Draper police makes a big purchase
Jun 24, 2019 10:40AM
● By Mimi Darley Dutton
Draper’s newest mobile command center, built by a North Carolina company, will be used at Draper Days and in emergency situations. (Mimi Darley Dutton/City Journals)
By Mimi Darley Dutton | [email protected]
The Draper Police Department proudly announces the April arrival of their new “baby,” a 38-foot-long and 30,000-pound mobile command center.
Proud “parents” Police Chief John Eining and Fire Chief Clint Smith designed the unit to Draper’s specifications and needs. It was built on a commercial chassis (rather than an RV chassis) by Matthews Specialty Vehicles of North Carolina. Matthews specializes in custom buses including mobile medical clinics, bloodmobiles, bookmobiles and other public safety vehicles. “It’s completely custom from the ground up,” Eining said.
The main unit cost $470,000, with another $60,000 put into electronics, for a $530,000 total cost to the city. The funds became available about two years ago. Though Eining has struggled with employee retention in a competitive pay market for police, these funds couldn’t be used for salaries.
“The money to purchase the command vehicle is one-time money the city acquired either through carryover from budget savings or some other source. One-time money does not come from a recurring revenue source like sales or property tax. Even though the city has one-time money every year, the amounts and funding source can vary; therefore, they cannot be used for salaries or full-time employees,” Eining said.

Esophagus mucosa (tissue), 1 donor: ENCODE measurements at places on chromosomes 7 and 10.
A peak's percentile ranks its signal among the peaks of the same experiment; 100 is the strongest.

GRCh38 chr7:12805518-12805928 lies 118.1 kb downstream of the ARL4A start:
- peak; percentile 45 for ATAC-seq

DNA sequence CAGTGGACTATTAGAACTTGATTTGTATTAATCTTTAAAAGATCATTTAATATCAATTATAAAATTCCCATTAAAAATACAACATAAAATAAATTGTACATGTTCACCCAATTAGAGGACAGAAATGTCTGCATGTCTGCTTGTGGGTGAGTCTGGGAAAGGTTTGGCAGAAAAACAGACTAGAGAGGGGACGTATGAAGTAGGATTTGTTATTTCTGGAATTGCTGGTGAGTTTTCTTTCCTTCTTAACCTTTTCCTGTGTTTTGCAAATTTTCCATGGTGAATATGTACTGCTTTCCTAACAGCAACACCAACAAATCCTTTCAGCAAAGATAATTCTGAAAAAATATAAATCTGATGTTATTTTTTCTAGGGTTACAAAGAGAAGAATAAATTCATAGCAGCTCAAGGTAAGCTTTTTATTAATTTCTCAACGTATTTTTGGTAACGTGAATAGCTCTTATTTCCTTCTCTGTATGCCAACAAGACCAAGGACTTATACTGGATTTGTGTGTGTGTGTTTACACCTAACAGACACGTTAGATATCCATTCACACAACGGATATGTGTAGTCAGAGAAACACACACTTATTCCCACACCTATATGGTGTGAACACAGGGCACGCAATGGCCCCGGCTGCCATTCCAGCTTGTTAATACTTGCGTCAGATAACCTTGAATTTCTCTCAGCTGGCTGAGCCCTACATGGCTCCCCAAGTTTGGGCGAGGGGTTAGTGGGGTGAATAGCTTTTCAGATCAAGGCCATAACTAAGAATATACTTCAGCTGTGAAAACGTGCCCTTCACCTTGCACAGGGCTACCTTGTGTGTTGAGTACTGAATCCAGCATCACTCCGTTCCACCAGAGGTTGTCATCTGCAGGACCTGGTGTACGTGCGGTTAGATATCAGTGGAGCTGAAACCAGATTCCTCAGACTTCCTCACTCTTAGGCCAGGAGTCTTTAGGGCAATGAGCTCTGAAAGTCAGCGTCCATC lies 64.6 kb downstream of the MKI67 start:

The command center will serve as a home away from home, a unit on wheels that can be transported to sites around the city for better, more coordinated emergency response. It’s equipped with a conference room at the back featuring a large table, ample seating and a flat-screen TV to keep watch over incidents. Images on the TV come from a specialized camera with 30 times optical zoom that sits atop a 40-foot pole on the exterior of the vehicle. The camera’s zoom allows for such tasks as finding a lost child or a lost person on a mountain in a fire situation. The camera has recording capability so police could potentially record someone committing a crime.
Steve Alsop is the city’s IT director. “The camera could probably read a license plate that’s two miles away,” he said. In other words, it offers incredible magnification. Because of its power and capability, its use is restricted to only a few personnel.
The middle of the unit is the “war room,” with six computers, three on each side, separated by a long table in the center. Fire personnel could work on one side of the unit and police on the other in their coordinated efforts. There are erase-board walls for charting progress and making notes as well as a phone. Sliding doors seal the war room off from the back conference room and the front driver and passenger seat area.
Toward the front are a small refrigerator, a microwave and a restroom. The entire unit is air-conditioned and is equipped with radios for communicating with officers in the field. Another big screen TV sits on the exterior of the unit. It will be used to brief response teams or personnel when they arrive at an incident.
The vehicle’s capacity is generally intended for up to 10 people working on an incident, though it could potentially hold up to 20, including the city council, city manager and other personnel, in extreme situations.
In addition to emergency response situations, the mobile command unit will be used during Draper Days for coordination of fire, police and EMT services as well as a coordination center for finding lost children and/or watching for illegal behaviors.
This new “baby” replaces its older “sibling,” a much smaller Ford bus, like those used to transport senior citizens to the senior center, which had been retro-fitted on the interior with benches, erase boards and a television.
“Draper City now oversees all of its own safety and collaborates all departments for extended incidents. It was hard to do those incidents when you didn’t have the right tools. We wanted this unit this way for longevity. This is going to last a long time,” Smith said.